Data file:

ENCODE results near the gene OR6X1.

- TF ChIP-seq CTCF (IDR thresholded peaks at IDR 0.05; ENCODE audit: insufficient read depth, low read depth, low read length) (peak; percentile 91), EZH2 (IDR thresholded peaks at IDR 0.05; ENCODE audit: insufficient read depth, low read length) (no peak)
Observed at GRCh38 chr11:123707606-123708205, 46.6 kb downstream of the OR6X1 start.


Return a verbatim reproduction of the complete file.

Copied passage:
ENCODE results near the gene OR6X1.

- TF ChIP-seq CTCF (IDR thresholded peaks at IDR 0.05; ENCODE audit: insufficient read depth, low read depth, low read length) (peak; percentile 91), EZH2 (IDR thresholded peaks at IDR 0.05; ENCODE audit: insufficient read depth, low read length) (no peak)
Observed at GRCh38 chr11:123707606-123708205, 46.6 kb downstream of the OR6X1 start.